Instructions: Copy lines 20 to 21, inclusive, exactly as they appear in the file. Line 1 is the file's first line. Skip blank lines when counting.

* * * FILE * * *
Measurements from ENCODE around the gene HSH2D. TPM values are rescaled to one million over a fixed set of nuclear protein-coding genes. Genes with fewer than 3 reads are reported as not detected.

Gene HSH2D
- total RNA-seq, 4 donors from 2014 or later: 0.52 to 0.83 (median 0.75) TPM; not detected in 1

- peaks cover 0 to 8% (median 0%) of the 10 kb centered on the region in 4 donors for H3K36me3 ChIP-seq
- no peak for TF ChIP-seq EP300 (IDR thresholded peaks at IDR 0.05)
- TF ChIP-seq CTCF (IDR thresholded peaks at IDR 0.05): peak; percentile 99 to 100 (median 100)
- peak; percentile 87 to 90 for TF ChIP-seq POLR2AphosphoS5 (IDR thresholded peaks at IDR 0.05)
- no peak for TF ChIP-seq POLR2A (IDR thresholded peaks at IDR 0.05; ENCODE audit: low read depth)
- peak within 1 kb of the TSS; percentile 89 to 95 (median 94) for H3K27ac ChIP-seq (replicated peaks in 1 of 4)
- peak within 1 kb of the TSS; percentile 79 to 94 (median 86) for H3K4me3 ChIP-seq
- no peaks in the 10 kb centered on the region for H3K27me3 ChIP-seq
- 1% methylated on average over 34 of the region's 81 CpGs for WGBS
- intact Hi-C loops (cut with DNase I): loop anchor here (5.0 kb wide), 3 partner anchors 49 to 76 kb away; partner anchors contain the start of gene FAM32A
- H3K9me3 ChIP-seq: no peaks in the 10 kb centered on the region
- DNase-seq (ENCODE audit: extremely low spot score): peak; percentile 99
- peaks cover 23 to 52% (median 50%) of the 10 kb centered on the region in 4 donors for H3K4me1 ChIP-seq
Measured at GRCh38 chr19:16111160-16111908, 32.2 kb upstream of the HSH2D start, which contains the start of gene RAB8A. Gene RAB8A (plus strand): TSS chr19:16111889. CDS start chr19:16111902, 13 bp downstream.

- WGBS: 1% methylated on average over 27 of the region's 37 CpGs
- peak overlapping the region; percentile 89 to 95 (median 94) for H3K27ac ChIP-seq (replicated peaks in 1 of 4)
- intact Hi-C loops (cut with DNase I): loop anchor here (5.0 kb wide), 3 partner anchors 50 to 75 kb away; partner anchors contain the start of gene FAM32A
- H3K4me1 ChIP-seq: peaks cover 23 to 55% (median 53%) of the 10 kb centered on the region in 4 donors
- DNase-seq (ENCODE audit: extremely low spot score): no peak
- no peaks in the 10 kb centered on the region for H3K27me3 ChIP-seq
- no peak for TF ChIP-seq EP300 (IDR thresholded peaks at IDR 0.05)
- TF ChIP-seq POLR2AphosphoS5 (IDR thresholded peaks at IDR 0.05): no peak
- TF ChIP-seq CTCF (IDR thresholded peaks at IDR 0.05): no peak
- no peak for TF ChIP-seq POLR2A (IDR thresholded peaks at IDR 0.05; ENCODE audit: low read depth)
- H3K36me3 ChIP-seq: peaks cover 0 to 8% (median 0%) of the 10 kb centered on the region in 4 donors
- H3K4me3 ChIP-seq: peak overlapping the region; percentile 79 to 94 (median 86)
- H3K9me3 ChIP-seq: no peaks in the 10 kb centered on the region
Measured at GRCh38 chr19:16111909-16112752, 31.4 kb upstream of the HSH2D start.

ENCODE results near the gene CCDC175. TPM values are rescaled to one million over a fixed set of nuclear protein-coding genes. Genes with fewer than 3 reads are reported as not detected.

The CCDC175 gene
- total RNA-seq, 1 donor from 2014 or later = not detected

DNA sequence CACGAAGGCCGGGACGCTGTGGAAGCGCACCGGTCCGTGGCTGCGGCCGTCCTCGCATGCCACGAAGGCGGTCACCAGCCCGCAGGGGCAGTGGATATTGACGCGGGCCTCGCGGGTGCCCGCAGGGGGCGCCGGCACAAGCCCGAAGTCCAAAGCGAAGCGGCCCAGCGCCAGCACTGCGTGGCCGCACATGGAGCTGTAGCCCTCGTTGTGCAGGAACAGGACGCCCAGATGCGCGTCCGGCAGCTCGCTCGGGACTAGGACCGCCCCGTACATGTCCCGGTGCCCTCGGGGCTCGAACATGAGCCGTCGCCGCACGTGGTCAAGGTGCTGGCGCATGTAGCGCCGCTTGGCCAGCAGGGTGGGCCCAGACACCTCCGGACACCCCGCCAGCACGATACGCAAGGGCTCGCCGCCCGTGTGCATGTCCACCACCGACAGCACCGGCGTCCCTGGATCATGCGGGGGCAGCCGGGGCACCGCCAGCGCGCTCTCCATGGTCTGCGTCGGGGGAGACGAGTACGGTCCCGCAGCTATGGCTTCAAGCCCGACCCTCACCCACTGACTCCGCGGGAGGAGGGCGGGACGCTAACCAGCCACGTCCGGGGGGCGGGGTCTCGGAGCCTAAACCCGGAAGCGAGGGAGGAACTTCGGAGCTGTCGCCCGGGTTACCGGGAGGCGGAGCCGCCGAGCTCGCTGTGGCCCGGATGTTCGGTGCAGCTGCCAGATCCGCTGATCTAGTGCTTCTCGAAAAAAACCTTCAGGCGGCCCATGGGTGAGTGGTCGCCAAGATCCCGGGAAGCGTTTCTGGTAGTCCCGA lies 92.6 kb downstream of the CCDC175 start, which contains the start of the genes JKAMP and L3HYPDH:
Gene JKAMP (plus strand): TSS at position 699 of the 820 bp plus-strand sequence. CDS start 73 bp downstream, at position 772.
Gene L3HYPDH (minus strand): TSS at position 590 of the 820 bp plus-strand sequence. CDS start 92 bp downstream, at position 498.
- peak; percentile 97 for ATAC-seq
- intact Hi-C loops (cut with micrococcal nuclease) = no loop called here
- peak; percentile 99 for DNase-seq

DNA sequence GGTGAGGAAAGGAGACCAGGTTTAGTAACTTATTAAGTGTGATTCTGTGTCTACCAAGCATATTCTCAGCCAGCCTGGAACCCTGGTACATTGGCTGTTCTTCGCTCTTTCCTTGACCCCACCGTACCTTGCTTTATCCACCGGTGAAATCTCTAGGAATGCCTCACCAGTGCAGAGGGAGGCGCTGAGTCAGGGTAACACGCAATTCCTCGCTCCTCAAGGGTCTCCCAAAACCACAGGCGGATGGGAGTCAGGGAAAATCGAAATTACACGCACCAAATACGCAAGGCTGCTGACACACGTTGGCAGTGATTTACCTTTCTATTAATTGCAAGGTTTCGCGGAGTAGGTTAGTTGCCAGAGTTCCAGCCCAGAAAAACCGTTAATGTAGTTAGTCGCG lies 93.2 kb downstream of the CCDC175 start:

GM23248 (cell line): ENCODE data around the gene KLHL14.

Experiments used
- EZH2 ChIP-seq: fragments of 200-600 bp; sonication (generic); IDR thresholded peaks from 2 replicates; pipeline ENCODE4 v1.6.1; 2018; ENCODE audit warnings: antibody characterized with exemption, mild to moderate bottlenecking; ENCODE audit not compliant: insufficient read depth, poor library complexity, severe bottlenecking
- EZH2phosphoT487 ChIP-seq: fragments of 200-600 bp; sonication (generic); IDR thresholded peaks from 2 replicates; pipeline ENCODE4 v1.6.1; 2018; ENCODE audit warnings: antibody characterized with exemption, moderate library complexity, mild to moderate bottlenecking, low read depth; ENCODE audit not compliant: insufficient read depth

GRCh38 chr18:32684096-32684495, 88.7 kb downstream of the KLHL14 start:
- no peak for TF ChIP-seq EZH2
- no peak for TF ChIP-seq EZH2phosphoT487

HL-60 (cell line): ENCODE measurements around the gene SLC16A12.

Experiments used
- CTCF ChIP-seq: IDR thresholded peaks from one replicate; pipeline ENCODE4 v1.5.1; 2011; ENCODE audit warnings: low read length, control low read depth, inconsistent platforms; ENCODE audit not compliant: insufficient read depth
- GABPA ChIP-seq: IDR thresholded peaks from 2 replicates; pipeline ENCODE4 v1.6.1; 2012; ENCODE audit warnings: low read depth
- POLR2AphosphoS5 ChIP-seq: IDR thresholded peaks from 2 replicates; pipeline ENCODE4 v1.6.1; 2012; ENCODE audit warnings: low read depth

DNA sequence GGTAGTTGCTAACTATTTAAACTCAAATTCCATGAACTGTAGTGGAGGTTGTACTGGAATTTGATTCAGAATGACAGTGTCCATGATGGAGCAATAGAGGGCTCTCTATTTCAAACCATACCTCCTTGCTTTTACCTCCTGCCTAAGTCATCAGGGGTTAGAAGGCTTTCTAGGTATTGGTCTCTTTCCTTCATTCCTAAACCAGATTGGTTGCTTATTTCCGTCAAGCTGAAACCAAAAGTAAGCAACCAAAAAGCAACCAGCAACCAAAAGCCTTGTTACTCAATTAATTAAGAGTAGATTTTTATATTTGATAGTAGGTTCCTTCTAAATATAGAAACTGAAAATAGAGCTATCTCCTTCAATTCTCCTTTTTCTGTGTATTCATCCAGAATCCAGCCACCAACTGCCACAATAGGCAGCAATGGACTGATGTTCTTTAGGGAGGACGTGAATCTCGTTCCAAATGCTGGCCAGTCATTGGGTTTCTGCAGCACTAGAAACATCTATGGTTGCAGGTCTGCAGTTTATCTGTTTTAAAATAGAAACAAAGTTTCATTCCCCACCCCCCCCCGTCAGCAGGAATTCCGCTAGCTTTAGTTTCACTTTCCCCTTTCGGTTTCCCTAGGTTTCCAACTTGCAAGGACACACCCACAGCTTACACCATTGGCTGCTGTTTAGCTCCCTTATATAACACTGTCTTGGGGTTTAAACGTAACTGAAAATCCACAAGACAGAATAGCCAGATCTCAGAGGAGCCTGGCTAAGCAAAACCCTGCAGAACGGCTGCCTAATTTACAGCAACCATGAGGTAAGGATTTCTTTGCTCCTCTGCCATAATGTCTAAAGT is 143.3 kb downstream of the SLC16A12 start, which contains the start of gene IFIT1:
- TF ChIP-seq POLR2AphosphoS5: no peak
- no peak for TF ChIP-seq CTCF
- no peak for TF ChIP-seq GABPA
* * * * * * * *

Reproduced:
- intact Hi-C loops (cut with DNase I): loop anchor here (5.0 kb wide), 3 partner anchors 50 to 75 kb away; partner anchors contain the start of gene FAM32A
- H3K4me1 ChIP-seq: peaks cover 23 to 55% (median 53%) of the 10 kb centered on the region in 4 donors